(Die Grosse Stille)

Directed by Philip Groning. Germany. 2005.

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A 160-minute silent German movie has been packing the cinemas of continental Europe. Not some revived expressionist masterpiece from the 1920s, but a documentary completed in 2005 about life among the Carthusian monks of the Grande Chartreuse monastery in the French Alps. The “silence” refers to the fact that, throughout nearly all of their day, they do not speak. The film most certainly has a soundtrack, but spoken dialogue is rare.

I first saw Into Great Silence (Die Grosse Stille) at a cinema in Belgium, where it had been running for 8 weeks; not one of the 10 other films then showing had run for longer. Its director, Philip Groning, had wanted to make this film in the early 1980s, but permission was refused by the abbot, who did not want the intrusion of lighting and sound technology. 20 years later DV technology and a new multi-track recording device made it possible to shoot in near-darkness and without a sound recordist, so Groning and his crew lived among the monks for a year or so, filming their daily lives without comment or voiceover.

The location is starkly beautiful, the changing seasons being portrayed in all their contrasts. The film appears to begin and end in winter; snow is falling at the start, while towards the end, in what is obviously a time of recreation, we see the monks joyfully sliding down a slippery hillside like gleeful children.

But the film’s real beauty lies in the daily rituals and tasks of the monks themselves. A solitary monk kneels in the dark, save for flickering candles; the communal mealtime, where one monk reads aloud from the Bible or other spiritual writing; the daily walk when normal conversation is permitted. There are also the more “one-off” events: a novice being measured for his new habit, and his initiation ceremony; a monk talking to the cats; the shaving of heads; cows which appear to have wandered into the cloister. Sections of the film are punctuated with written texts (in French, with German subtitles, and in the version I saw with Dutch sub-subtitles also!). Each of these texts is followed by shots of three monks, one after another, looking straight to camera.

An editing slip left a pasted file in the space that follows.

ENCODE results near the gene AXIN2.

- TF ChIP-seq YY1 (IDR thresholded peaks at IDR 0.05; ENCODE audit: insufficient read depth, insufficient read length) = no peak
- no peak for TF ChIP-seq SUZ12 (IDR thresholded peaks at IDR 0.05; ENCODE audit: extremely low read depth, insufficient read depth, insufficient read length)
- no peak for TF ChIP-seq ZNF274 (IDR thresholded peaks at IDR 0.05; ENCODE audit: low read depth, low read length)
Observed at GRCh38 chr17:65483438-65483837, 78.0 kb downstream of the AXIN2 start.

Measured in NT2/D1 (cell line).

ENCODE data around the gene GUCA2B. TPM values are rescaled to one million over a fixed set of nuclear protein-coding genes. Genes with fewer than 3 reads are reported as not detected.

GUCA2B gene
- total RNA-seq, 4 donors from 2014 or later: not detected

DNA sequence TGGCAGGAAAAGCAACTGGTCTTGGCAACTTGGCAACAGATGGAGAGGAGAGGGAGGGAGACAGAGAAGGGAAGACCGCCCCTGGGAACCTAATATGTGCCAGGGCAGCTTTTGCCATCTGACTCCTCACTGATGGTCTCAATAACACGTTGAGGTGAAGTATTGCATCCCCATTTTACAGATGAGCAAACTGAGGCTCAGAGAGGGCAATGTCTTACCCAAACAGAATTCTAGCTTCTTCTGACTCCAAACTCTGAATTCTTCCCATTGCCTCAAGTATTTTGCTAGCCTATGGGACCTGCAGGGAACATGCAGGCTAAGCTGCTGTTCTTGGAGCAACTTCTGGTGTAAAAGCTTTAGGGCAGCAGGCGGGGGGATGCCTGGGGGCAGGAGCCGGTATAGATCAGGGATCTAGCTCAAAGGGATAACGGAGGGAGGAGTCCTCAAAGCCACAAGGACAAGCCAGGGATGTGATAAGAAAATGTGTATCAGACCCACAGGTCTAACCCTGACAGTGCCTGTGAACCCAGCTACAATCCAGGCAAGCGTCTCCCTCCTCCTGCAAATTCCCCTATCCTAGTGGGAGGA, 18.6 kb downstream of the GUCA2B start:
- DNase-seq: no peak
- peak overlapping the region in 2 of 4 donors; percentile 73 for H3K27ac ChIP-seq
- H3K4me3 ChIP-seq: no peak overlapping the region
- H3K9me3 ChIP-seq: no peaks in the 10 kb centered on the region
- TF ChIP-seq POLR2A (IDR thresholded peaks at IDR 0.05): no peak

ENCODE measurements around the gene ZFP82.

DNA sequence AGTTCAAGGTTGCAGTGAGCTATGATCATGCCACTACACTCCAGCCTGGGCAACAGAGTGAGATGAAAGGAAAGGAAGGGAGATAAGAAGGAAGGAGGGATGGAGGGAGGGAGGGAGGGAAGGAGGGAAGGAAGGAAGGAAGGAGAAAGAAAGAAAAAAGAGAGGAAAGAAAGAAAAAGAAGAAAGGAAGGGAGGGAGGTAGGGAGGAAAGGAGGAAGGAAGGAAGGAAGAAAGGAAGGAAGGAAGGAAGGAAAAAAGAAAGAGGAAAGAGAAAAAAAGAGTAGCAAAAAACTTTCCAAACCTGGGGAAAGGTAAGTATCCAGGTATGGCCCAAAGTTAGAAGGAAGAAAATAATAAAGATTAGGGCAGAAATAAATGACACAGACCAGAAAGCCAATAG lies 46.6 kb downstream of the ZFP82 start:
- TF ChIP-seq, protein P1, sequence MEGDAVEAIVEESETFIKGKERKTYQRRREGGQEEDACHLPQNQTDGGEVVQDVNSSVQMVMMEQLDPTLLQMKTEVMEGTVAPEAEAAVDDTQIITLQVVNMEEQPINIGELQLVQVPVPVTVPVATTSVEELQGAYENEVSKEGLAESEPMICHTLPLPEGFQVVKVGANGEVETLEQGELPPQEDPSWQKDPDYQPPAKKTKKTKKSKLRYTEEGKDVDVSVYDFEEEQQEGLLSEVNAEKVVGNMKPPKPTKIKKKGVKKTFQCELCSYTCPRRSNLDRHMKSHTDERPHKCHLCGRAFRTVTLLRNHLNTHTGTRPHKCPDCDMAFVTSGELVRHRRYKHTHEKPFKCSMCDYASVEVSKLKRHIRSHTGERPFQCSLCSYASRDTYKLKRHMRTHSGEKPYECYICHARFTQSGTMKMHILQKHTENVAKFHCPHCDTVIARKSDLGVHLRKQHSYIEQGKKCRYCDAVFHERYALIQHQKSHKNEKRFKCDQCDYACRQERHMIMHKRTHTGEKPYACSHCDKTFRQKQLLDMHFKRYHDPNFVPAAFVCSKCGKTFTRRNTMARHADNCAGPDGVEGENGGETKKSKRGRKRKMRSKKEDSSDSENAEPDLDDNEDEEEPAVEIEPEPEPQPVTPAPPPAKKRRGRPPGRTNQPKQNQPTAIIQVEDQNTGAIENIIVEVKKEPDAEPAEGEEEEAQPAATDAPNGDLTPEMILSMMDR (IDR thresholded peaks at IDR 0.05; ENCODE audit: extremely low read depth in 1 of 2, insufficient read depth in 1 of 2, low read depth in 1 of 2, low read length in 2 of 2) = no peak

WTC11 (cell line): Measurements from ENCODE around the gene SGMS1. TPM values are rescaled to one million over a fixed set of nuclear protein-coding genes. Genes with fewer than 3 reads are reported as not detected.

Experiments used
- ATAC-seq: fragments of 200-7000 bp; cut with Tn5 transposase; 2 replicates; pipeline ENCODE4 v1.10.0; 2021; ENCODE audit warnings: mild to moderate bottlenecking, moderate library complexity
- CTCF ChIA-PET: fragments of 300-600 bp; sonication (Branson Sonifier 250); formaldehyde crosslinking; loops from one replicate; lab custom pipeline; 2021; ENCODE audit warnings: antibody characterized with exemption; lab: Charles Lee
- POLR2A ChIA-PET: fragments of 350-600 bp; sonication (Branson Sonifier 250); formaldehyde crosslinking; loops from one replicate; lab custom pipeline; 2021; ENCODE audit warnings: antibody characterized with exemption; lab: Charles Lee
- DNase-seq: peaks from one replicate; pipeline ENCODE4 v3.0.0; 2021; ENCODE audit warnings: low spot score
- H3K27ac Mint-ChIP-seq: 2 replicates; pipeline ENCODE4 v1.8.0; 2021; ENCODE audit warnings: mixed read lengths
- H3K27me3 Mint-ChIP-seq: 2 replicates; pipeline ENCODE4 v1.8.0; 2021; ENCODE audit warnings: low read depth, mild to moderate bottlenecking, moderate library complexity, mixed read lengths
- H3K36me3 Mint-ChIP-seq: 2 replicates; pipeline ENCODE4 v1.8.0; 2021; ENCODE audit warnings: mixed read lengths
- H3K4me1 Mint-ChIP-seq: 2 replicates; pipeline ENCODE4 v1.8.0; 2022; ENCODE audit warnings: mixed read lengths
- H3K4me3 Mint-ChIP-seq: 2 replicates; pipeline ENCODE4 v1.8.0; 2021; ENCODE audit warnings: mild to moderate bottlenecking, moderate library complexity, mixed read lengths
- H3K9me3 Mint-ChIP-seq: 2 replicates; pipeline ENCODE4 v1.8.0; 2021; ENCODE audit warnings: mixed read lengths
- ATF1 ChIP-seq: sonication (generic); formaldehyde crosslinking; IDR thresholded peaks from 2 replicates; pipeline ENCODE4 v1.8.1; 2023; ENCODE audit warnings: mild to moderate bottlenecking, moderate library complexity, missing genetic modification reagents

The shooting was done in two formats, the high-definition digital video already mentioned and, in several scenes, what appears to be Super-8, giving a barely visible image. The purpose of this would appear to be to represent the interplay between time and eternity.

To call Into Great Silence a silent film would be a gross misnomer. It is actually quite noisy: the turning of a book’s pages, birdsong, burning logs, even a fly buzzing around. When we are used in much of our daily lives to incessant noise, these sounds become surprisingly predominant.

In Belgium I saw the film with an audience of about 50 people; I saw it again in London, where there were about 100. One could have heard a pin drop throughout; everybody was rapt, and the 160 minutes seemed like 60. Into Great Silence is not narrative cinema, and is certainly nobody’s idea of an action movie. But equally certainly, it has proved to have a wide appeal, for those prepared to open themselves to its mysteries.

Alan Pavelin
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